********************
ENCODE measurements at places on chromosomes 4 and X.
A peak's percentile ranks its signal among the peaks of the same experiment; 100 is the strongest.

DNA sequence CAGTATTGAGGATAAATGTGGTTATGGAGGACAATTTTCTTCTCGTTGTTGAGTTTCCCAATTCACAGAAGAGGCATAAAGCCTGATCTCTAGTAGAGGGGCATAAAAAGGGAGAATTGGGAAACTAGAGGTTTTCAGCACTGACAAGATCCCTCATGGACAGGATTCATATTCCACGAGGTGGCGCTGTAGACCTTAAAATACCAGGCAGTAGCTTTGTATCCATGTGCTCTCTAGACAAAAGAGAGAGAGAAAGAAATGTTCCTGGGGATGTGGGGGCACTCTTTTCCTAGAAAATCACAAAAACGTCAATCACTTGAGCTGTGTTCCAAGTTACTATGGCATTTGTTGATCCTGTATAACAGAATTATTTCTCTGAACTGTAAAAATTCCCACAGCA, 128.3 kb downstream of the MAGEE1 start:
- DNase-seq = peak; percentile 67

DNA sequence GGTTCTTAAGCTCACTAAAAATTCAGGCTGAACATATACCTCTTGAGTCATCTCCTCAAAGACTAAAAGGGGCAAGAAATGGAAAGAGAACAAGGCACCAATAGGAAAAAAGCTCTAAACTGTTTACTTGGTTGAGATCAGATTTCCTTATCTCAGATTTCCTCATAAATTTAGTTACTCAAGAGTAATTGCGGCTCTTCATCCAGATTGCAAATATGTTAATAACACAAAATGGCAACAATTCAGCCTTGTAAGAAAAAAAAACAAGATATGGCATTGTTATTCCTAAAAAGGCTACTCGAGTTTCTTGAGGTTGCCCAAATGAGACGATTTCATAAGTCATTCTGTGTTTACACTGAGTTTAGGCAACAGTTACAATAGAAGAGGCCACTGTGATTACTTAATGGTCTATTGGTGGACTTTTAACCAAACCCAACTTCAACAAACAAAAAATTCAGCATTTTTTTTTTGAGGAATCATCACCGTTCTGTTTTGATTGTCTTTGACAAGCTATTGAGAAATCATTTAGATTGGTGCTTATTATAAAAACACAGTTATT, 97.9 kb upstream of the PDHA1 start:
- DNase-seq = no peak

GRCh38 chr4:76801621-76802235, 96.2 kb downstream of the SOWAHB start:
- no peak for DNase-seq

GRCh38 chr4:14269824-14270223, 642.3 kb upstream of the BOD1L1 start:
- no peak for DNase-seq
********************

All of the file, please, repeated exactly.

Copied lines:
ENCODE measurements at places on chromosomes 4 and X.
A peak's percentile ranks its signal among the peaks of the same experiment; 100 is the strongest.

DNA sequence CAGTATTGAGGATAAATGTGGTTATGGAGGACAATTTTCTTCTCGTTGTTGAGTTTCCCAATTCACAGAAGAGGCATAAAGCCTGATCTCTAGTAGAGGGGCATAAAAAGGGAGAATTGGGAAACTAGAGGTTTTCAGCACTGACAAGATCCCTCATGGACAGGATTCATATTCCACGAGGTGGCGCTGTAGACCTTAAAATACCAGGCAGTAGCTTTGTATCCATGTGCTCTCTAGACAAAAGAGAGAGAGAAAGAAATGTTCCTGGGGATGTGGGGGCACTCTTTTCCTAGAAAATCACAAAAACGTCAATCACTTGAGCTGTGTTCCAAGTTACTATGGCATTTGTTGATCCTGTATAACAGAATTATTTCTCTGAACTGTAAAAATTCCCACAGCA, 128.3 kb downstream of the MAGEE1 start:
- DNase-seq = peak; percentile 67

DNA sequence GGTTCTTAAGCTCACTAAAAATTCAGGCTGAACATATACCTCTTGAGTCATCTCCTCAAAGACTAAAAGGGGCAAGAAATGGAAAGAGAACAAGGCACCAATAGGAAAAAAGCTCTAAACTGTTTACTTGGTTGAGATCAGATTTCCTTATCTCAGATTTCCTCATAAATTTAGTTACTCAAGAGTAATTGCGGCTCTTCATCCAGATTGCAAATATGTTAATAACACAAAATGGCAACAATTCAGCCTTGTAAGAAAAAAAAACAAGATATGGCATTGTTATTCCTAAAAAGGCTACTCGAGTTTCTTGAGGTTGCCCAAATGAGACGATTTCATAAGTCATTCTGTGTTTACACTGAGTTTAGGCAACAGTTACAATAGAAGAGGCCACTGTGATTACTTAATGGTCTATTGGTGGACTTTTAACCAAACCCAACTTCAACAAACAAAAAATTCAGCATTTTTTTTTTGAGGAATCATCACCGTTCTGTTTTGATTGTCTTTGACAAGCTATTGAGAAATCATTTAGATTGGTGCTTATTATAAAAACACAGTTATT, 97.9 kb upstream of the PDHA1 start:
- DNase-seq = no peak

GRCh38 chr4:76801621-76802235, 96.2 kb downstream of the SOWAHB start:
- no peak for DNase-seq

GRCh38 chr4:14269824-14270223, 642.3 kb upstream of the BOD1L1 start:
- no peak for DNase-seq